Prince Edward County residents fight to save heritage homes slated to be demolished

Click to play video: 'Fighting to save some heritage homes in Prince Edward County' Fighting to save some heritage homes in Prince Edward County
WATCH: Some Prince Edward County residents rally around heritage homes at Sandbanks Provincial Park – Aug 27, 2021

A pair of historically-significant buildings located in Sandbanks Provincial Park could be demolished as early as Sept. 1.

A preservation group is currently trying to stop the demo of what they say are pieces of Prince Edward County’s past.

Whether it’s the MacDonald House or the Hyatt House, both have seen better days.

For Peter Lockyer, a historian and concerned Prince Edward County resident, it’s about the area’s heritage and for some it’s that history that needs to be saved.

“My vision of Prince Edward County, my hometown is that we would be a enduring rural portrait of rural Ontario. That we would keep all these things, as many as we can to tell the story of Prince Edward County but also of Canada,” said Lockyer.

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Lockyer is a member of “Save Heritage Sandbanks Homes”.

The local historian and documentarian says both buildings deserve to be saved and re-purposed. The Hyatt House was built in 1869.

“This house which is a brick house still standing despite all the neglect over the decades is a sound pioneer house,” said Lockyer.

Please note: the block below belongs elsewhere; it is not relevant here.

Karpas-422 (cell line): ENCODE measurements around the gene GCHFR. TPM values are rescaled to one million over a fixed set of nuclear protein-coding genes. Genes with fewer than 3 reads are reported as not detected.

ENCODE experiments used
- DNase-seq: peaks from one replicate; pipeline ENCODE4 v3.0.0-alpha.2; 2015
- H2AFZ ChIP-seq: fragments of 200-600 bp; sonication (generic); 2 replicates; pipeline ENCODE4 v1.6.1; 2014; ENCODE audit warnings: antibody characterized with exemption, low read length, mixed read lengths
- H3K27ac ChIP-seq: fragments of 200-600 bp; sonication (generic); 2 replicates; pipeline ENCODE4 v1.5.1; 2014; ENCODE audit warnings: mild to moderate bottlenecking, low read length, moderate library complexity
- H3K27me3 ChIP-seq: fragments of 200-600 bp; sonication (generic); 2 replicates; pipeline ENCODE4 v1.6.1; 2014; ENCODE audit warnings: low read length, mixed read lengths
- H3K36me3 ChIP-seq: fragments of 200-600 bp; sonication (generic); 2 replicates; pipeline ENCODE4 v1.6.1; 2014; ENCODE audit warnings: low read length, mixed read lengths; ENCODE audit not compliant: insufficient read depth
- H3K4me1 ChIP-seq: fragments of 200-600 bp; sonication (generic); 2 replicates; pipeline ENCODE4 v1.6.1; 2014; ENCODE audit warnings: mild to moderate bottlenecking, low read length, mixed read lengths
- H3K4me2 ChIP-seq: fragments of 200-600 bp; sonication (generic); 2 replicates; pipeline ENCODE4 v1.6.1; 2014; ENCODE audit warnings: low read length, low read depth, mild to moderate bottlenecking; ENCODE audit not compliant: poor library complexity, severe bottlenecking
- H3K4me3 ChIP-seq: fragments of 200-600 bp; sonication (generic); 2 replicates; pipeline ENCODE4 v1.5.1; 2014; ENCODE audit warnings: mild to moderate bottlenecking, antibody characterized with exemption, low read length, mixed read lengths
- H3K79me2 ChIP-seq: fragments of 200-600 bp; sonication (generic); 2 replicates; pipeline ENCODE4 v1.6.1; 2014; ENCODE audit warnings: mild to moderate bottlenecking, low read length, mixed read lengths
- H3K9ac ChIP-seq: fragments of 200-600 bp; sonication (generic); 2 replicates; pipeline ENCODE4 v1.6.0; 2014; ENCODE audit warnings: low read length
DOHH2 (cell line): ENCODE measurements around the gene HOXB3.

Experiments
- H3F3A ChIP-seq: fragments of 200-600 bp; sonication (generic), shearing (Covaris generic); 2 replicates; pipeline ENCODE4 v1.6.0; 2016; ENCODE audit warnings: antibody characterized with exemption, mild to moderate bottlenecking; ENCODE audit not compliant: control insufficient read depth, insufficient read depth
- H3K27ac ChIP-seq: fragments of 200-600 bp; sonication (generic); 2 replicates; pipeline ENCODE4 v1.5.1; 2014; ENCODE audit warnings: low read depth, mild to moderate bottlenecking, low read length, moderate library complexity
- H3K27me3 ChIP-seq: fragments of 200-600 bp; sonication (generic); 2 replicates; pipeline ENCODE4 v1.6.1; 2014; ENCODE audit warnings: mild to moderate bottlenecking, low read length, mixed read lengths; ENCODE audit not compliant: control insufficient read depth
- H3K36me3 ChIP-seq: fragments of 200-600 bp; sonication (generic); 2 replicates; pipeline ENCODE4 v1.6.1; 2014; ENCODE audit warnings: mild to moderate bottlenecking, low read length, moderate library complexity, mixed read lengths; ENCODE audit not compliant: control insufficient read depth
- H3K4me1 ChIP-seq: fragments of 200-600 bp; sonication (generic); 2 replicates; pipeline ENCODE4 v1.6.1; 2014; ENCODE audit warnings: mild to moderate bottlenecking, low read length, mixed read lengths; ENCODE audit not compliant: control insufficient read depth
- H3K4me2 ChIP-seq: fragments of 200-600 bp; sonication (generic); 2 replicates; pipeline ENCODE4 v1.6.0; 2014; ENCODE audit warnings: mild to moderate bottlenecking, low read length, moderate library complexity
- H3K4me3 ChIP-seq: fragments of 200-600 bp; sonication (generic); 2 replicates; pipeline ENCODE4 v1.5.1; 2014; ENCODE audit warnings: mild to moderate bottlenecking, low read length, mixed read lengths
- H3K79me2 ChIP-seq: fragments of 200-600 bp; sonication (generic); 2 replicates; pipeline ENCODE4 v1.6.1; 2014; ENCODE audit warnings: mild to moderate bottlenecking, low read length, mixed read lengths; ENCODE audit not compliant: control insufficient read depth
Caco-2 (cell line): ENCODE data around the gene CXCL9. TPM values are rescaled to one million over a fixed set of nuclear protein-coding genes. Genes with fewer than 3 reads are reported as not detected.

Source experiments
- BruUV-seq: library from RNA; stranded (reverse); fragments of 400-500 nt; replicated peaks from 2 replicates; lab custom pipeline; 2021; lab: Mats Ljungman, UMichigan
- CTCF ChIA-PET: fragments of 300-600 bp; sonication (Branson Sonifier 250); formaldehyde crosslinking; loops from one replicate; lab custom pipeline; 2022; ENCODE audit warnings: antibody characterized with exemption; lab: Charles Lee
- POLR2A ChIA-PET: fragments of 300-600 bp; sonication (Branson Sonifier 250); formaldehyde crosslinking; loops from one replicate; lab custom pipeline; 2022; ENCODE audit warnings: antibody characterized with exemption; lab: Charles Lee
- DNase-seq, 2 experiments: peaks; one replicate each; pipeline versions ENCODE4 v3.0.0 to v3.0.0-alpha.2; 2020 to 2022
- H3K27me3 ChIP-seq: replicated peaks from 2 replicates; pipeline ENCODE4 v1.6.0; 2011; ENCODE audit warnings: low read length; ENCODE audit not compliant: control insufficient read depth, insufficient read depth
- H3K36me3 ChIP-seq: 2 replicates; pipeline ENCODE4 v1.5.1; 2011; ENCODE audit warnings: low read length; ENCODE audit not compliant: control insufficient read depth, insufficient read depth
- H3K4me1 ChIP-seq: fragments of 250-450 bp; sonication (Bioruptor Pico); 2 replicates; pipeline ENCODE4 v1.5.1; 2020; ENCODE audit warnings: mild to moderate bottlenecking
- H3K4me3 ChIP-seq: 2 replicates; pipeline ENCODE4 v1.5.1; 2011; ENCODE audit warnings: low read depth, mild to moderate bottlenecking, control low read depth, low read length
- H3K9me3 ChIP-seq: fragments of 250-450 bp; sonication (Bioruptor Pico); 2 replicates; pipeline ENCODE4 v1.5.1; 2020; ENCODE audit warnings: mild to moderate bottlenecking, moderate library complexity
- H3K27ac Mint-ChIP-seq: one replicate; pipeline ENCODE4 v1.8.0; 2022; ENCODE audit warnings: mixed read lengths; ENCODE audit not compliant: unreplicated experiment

“What is also important about it is that it was an early example of the resort business, because the Hyatts and the MacDonalds were both in the resort business. So they were pioneers in that business that became so much for Prince Edward County.”

The MacDonald House was constructed in the late 1870s.

“The house is basically solid. It may not look that way but we’ve had heritage architects look at it and they say this house can be re-purposed and brought back,” said Lockyer

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Global News contacted to the Ministry of Environment, Conservation and Parks Ontario, the government body that oversees Sandbanks and other provincial parks.

They issued a statement about the buildings. It reads in part:

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“Proposals by local individuals with an interest in the two houses were carefully reviewed and considered by the ministry. Detailed heritage assessments recommend tearing down the buildings as soon as possible in the interest of public health and safety.

“They are no longer safe to maintain or access. The ministry has since amended the park management plan for Sandbanks Provincial Park to allow for the demolition of the two buildings after consultation with the Indigenous community and the public.”

Lockyer thinks saving the two historic homes is still a worthwhile endeavour.

“I get it, it’s about money and where does the money come from? We think the money can come from private investors and the community.” said Lockyer

Lockyer and his group are hoping that the demolition won’t go ahead, but it’s not clear what, if anything, can be done in the remaining few days to reverse the decision to tear down the pieces of Prince Edward County heritage.

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